Legal Question in Civil Litigation in California

What court Form do I need to respond to a summons. The complaint is regarding a company who believes that my friends website was selling Decker shoes without the consent of Decker Corporations approval.

Asked on 2/05/10, 7:40 pm

5 Answers from Attorneys

Robert F. Cohen Law Office of Robert F. Cohen

If it's in federal court, no. If in state court, there are form answers. However, you would want to raise affirmative defense. It might be wise to retain an attorney to represent you.

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Answered on 2/10/10, 7:48 pm

Michael Stone Law Offices of Michael B. Stone Toll Free 1-855-USE-MIKE

Don't fill out a form. You don't know what to put down. Please have Your Friend call me, or some other attorney, right away to prevent a default judgment from being entered against you.

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Answered on 2/10/10, 7:57 pm
Richard Jefferson M.E.T.A.L. Law Group LLP - Los Angeles Entertainment Attorneys

The answer to your question depends on many different factors, including whether your friend was sued in federal or state court, whether your friend was actually selling Decker shoes? (If not, maybe you can demurer instead of answer), etc.

If this is a corporation suing your friend you should retain an attorney. If this is not an option then you need to at least consult with an attorney before filling out anything.

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Answered on 2/10/10, 9:59 pm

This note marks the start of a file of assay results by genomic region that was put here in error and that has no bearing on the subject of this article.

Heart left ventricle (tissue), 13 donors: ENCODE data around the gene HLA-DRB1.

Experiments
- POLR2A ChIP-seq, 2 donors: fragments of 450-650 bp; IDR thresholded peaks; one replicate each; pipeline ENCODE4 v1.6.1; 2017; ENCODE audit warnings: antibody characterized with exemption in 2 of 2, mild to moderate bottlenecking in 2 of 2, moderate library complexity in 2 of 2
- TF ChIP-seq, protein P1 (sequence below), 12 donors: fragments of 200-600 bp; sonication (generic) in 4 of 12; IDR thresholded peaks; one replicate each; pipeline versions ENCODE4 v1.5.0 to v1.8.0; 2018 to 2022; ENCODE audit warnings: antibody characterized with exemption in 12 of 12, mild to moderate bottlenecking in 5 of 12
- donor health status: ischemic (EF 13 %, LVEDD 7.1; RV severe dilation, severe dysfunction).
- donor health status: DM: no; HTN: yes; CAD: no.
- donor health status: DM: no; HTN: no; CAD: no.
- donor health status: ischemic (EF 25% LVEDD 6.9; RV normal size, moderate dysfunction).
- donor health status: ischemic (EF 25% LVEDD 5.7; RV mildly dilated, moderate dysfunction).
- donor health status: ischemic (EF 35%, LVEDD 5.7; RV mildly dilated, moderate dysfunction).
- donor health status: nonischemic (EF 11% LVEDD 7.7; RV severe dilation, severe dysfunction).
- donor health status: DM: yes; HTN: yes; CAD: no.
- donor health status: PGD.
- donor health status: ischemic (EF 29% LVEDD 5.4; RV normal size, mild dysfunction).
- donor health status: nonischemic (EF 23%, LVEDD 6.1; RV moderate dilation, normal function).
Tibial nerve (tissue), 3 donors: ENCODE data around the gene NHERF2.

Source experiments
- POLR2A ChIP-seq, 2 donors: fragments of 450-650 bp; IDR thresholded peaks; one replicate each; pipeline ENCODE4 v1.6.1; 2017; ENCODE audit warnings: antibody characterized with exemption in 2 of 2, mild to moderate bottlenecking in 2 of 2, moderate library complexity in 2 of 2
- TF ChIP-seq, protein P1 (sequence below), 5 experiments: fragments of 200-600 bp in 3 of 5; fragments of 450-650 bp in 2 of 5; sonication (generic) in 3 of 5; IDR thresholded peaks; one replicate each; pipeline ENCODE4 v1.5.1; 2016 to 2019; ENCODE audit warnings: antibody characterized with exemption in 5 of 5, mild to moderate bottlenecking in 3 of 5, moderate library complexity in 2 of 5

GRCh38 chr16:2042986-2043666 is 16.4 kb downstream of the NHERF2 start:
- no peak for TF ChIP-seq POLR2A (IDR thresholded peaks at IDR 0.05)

Cathy Cowin Law Offices of Cathy Cowin

If the lawsuit was filed in state court, you can obtain various forms by visiting the California Courts official website. That being said, however, the real issue is what you need to file. The proper response to a lawsuit can be varied. For instance, you would simply file a general answer to refute the material allegations; however, typically it is appropriate to also assert various affirmative defenses. If the lawsuit asserts information that is improper, incomplete, inadequate as a matter of law, etc., then the proper response would be a demurrer and/or motion to strike to clarify the pleadings, which are the framework for the entire case. If you have a case against the plaintiff arising from the same general facts, you may need to consider a cross-complaint. Proper jurisdiction, service of process, etc. create additional factors to consider upon response. The most important thing for you to worry about right now is WHEN the response is due. If you do not respond timely, you can be defaulted, which admits everything alleged against you. If you need additional time to figure out the response or obtain an attorney to help you, opposing counsel will often stipulate (formal written agreement) to allow additional time for your response. As the prior responses indicate, this appears to be a case where consultation with an attorney would be helpful and appropriate.

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Answered on 2/11/10, 11:30 am
James Bame San Diego Law Office

This office can prepare a drafted answer asserting all of your available affirmative defenses at a very reasonable fee. If the complaint may be subject to a demurrer or a motion to strike, then the fee will be a little higher. Contact me directly.

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Answered on 2/11/10, 1:57 pm

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